- A node can get stuck in an unresponsive state due to software bugs
- Transient network failures can also cause instance malfunctioning
Detecting and recovering from various failures is a key challenge in a distributed computing environment. With built-in support for automatic recovery, Databricks ensures that the Spark workloads running on its clusters are resilient to such failures. The Databricks cluster manager periodically checks the health of all nodes in a Spark cluster. Depending on the nature of the failure, it smartly recovers the cluster with the minimal cost. For example, when an executor crashes or gets stuck, Databricks simply restarts the process to avoid strangling the entire workload; when an underlying instance is fully unresponsive, Databricks acquires a new instance from the cloud provider to replace the malfunctioning one.
Automatic recovery also helps Databricks clusters gain the upside of high availability while maintaining low cost. Take AWS as an example, customers can configure their clusters to use spot instances with fallback to on-demand instances. With this setting, Databricks will first try to use spot instances at user-specified bidding ratio at a much lower price. When that fails, it automatically switches to on-demand instances so that your workloads run smoothly even during spot price fluctuation.
Figure 4. UI options to configure spot/on-demand composition and fallback mechanism.
Automatic monitoring instrumentation
Databricks services stream hundreds of metrics to our internal monitoring system every minute. Those metrics include cluster launch duration, cluster and node terminations, worker disk usage hikes, network connectivity issues, and Spark configuration errors. The monitoring system automatically categorizes the metrics and visualizes them on dashboards. The metrics help Databricks determine and guard the health of clusters on behalf of our customers. In the case where failure recovery is impossible, such as the Spark master node going down or prolonged cloud-provider outage, Databricks collects diagnosis information and reports the cluster termination reason to customers for better visibility.
Databricks also get alerts for spikes of correlated incidents. For instance, when the rate of abnormal cluster terminations exceeds a threshold, the monitoring system automatically sends alerts to our first responders so that they can drill down the root cause. Given the large volume of instances that Databricks manages for our customers, sometimes Databricks even detects large-scale cloud outages before the cloud provider reports them. Once the root cause is confirmed, Databricks proactively sets up a banner to affected customers to inform them about the outage and the root cause.
Figure 5. A burst of cluster terminations from anonymized customers during a regional S3 outage in us-east-1 on March 20th, 2018. Databricks detected the outage 15 minutes before AWS reported it on their service status page.
Automatic software updates
As a SaaS platform, Databricks releases new features and bug fixes to our customers in a regular cadence. Many updates affect side-car services running in the cluster along with Spark workers. A key challenge is how to deploy updates on tens of thousands of worker instances without interrupting or interfering with the customers’ running workloads.
Databricks update manager monitors the version of side-car services running on existing Spark workers, and gradually brings them up-to-date with the latest release. The updates are carefully throttled so that they do not cause performance degradation on Spark workloads. New clusters are always launched with the latest software. In this way, updates are usually deployed to all Spark clusters transparently within an hour of release while incurring zero downtime on customers’ production workloads.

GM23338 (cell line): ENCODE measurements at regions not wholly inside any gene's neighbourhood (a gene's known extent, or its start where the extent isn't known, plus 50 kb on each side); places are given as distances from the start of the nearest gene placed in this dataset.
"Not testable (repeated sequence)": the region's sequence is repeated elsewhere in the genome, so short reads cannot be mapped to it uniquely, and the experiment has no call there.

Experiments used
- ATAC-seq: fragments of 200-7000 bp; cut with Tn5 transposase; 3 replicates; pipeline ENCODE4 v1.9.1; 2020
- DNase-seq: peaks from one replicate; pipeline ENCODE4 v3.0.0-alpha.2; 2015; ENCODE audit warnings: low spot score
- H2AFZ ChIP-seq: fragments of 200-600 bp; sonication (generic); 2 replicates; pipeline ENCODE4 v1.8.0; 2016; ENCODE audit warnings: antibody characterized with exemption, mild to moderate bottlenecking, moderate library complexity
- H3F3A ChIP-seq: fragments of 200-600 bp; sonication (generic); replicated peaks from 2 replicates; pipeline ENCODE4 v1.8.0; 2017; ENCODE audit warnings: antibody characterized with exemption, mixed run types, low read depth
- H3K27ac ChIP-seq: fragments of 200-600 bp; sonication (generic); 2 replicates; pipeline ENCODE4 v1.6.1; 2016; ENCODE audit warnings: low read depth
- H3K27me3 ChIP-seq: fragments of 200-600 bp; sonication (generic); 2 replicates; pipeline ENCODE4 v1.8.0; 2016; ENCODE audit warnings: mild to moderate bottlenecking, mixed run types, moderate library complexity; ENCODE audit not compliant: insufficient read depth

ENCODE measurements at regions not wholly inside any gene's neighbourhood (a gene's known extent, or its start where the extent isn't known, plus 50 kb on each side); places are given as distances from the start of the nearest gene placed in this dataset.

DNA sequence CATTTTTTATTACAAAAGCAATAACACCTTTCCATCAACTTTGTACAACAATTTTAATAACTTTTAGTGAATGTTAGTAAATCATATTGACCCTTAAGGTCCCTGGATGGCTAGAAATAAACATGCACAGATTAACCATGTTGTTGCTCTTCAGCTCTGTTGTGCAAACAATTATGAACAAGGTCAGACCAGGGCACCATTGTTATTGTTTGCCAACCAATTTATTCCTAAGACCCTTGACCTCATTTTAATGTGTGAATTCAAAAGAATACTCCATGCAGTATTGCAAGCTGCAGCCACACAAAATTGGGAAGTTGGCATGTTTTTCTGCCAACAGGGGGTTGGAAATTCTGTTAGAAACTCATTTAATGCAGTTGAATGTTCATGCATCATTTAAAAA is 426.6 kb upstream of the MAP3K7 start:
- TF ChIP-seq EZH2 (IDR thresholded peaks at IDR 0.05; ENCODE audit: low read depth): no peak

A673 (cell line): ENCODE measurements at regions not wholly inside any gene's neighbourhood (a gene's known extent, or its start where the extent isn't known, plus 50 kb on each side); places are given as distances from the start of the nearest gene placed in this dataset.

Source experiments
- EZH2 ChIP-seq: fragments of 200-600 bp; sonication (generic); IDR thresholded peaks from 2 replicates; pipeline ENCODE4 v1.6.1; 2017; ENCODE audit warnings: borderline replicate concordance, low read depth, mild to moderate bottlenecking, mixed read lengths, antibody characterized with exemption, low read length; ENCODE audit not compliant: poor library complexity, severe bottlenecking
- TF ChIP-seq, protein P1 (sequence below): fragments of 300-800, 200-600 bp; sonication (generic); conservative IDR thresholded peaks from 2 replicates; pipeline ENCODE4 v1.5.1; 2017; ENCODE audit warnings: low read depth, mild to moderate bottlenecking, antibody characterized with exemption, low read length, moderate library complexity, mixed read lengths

When multiple users are sharing a cluster, it is very common to have a single job from a user monopolize all the cluster resources, thereby slowing all other jobs on the cluster. Apache Spark’s fair scheduler pool can help address such issues for a small number of users with similar workloads. As the number of users on a cluster increases, however, it becomes more and more likely that a large Spark job will monopolize all the cluster resources. The problem can be aggravated when multiple data personas are running different types of workloads on the same cluster. For example, a data engineer running a large ETL job will often prevent a data analyst from running short, interactive queries.
To combat such problems, Databricks clusters proactively preempt Spark tasks from over-committed users to ensure all users get their fair share of cluster time. This gives each user a highly interactive experience while still minimizing overall resource costs. See the documentation on task preemption to know more.
Automatic killing of rogue jobs
In a multi-user scenario, sometimes it is also possible that a user’s job is going rogue causing it to consume all the resources. Even with task preemption, the job could still saturate cluster resources and stall everyone’s job. One example would be a user job that does an unintentional cross join of two large datasets resulting in a large amount of intermediate data. In such cases, Databricks clusters has a simple process, Query Watchdog, that periodically checks if the job is creating too many output rows for the number of input rows at a task level and kills any rogue job that produces too many output rows.
During interactive analysis, users typically run ad-hoc queries / jobs that repeatedly read the same set of data. In such cases, caching repeatedly used data is very useful. Typically, users need to worry about which data to cache, how to evict unused data, how to load balance the cached data and handle updates to cached data.
In Databricks, if you choose certain instance types with SSDs, Databricks transparently transcodes the data into an on-disk caching format and caches it in the instance’s SSD whenever a remote file is accessed. We also take care of evicting long unused data and load balancing the cached data across all nodes in the cluster. The cache also automatically detects when a file is added or deleted in the original source location and presents the up-to-date state of the data. Read the blog about DBIO Cache to know more about our caching feature.
We walked through a series of “automatic” features in Databricks clusters that lets users not worry about the platform anymore and just focus on the data. These features also illustrate how our unified analytics platform reduces time to value for the big data projects.
If you are interested in trying out all these “automatic” features, sign up for a free trial on AWS here. If you are on Azure, you can login to your Azure subscription and start using Databricks.
If you are passionate about building and solving these problems for thousands of enterprise users, we are hiring!